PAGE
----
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In : FilmMaking Comments : 0 Author : Quickclass Team Date : 18 Apr 2017

Every editor will tell you that efficiency is what they strive for in post-production. Getting a film to look perfect is a gruelling and difficult task which all editors go through daily. Three-point editing makes editing a rough cut easier and faster! The following exercise will help teach your students how to use this simple yet effective technique.

What is three-point editing?

The main idea behind three-point editing is that your footage will be roughly edited before you set to work on the actual cut of the film. With every edit you will use three points of in and out placement: an in and out-point on your source footage and an in-point along your editing timeline. This will allow you to choose which clips of footage to use and your editing software will automatically place it on the timeline.

1 – Out in the field

Instruct your students to go out and film a variety of clips between 10-15 seconds. Ensure that they’re filming footage that would work together in a rough cut, for example shots of a garden or even the goings on of their own homes.  Keep in mind that more footage equals more options but also more time spent at the editing desk. Between three and six clips is a good starting point.

2 – Set a time

Tell your students to edit their footage into a particular time constraint: perhaps twenty seconds. This will encourage them to use a more critical approach when selecting which segments of their footage to use in the rough cut.

3 – Tell a story

Even if the footage your students have brought in is simple, instruct them to find a narrative within their clips. This doesn’t need to mean telling a complete story or ensuring that dialogue and sound is matched up, but will help them analyse which footage to use as they edit.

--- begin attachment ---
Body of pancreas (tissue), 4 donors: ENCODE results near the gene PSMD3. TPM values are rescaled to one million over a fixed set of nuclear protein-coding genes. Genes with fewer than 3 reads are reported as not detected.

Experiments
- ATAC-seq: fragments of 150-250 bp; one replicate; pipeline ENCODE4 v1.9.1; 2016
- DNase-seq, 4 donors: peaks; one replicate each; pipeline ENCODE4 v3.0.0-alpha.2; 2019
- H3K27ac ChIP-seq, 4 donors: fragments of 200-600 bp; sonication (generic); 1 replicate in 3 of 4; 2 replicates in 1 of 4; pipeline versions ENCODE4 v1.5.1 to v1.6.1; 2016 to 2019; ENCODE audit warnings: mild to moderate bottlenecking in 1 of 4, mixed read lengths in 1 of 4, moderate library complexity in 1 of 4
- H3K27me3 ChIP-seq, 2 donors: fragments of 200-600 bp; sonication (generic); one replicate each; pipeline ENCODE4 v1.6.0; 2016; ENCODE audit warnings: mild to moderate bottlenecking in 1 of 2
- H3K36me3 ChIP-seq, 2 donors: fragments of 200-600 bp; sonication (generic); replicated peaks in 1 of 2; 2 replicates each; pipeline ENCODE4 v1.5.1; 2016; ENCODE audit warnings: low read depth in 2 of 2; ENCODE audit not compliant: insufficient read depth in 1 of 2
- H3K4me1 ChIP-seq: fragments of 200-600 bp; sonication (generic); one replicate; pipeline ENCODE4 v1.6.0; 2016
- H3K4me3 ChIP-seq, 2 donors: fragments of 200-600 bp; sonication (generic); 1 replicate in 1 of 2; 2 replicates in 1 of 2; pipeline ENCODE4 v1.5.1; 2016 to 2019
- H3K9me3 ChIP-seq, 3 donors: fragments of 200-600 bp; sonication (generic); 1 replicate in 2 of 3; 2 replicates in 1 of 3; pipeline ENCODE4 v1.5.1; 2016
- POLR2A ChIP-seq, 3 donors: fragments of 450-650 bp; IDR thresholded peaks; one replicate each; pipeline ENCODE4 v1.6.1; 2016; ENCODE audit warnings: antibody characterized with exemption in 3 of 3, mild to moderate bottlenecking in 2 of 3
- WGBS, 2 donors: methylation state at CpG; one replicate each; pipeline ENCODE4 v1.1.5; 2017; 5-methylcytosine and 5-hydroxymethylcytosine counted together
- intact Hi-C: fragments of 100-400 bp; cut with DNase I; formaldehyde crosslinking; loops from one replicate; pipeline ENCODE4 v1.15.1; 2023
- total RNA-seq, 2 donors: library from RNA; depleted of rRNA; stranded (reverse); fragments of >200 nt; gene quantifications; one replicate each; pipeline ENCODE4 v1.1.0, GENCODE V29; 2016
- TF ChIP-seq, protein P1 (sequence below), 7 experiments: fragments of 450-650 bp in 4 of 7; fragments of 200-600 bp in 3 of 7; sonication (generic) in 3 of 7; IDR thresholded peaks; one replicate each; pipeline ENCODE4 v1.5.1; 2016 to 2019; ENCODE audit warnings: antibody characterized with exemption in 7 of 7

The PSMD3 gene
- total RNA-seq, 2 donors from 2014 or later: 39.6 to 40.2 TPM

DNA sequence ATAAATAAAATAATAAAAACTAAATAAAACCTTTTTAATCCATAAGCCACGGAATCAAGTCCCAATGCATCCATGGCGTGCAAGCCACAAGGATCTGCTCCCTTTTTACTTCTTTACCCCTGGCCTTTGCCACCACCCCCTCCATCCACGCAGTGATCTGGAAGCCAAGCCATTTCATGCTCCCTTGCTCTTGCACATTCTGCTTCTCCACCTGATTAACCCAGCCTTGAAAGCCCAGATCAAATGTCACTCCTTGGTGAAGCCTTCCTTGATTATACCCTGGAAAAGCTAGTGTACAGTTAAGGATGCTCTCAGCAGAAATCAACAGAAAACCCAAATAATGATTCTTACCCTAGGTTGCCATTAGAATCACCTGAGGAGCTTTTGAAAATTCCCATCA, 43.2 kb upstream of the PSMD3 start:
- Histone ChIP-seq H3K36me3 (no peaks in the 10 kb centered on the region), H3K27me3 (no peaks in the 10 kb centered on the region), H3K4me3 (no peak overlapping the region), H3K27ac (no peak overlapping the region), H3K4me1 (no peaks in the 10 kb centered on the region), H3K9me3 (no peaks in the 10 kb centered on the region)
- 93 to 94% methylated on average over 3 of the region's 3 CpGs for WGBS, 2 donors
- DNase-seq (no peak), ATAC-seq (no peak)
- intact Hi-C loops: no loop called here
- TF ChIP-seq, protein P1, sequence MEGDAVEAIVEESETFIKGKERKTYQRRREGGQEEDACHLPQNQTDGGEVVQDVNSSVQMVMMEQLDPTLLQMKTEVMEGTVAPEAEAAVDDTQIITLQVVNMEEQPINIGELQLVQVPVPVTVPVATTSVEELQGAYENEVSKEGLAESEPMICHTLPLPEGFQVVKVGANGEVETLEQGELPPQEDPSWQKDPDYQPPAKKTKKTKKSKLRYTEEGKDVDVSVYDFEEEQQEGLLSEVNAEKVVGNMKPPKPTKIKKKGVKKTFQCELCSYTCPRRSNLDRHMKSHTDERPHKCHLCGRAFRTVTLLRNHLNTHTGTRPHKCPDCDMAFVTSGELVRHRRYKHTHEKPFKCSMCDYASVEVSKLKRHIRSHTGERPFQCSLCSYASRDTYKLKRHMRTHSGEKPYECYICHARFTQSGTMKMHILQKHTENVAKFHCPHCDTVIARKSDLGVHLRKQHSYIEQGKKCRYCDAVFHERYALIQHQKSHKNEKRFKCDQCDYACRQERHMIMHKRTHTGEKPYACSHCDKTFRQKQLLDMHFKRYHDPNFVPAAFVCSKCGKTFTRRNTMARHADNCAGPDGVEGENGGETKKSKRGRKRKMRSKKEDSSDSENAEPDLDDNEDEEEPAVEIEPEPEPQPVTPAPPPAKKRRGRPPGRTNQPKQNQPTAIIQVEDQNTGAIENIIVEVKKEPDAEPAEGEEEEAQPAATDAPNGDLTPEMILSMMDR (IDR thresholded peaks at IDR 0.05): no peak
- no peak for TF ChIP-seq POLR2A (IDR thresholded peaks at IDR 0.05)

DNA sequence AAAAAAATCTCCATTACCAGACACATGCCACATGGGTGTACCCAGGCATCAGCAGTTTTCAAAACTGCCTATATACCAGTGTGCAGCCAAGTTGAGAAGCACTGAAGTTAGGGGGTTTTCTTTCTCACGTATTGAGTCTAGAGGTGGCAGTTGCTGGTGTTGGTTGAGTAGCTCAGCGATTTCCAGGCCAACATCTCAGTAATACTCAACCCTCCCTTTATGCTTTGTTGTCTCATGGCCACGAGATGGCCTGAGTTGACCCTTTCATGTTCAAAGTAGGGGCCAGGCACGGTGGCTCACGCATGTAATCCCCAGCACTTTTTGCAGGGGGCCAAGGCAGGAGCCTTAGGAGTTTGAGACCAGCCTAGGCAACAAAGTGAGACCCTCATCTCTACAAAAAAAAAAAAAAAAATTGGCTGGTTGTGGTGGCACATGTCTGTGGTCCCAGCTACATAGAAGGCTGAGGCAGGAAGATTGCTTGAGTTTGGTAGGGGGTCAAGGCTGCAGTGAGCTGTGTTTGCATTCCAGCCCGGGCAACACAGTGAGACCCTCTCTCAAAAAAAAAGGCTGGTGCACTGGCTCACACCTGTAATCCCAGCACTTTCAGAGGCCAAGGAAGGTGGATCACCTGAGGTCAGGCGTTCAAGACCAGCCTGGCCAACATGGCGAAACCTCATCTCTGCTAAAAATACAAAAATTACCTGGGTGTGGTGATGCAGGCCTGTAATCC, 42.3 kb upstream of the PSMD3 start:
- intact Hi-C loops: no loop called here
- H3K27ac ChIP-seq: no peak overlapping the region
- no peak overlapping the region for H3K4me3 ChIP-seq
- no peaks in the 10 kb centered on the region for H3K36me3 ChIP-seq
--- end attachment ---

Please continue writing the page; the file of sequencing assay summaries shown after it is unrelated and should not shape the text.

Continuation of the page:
4 – Revise

Make sure your students have a rough idea of which footage they want to use before they sit down to edit. This will save time and energy as they piece their images together. Tell them to jot down potential in and out points of each source clip to make sure they know all their options.

5 – Time to edit

Supervise your students as they use the three-point editing system. Start by having them include the footage sequentially, placing the first clip first and adding further footage after. Once they’re comfortable with the basics, instruct your students to backfill by placing a middle or last clip first.

By the end of this exercise your students should feel comfortable using three-point editing when making rough cuts. Encourage them to make mistakes and learn from them, potentially doing this exercise again either at home or during free time with editing software. As an added bonus you can even group students together and have them work with each other’s footage, presenting it to the class at a later date. By using footage they haven’t shot themselves, they will employ a more critical eye as they’ll be prepared to feel less attached  to the material.

Whether or not your students are accomplished editors who prefer a particular method, three-point editing is a great tool to add to their arsenal and boost their editing confidence.


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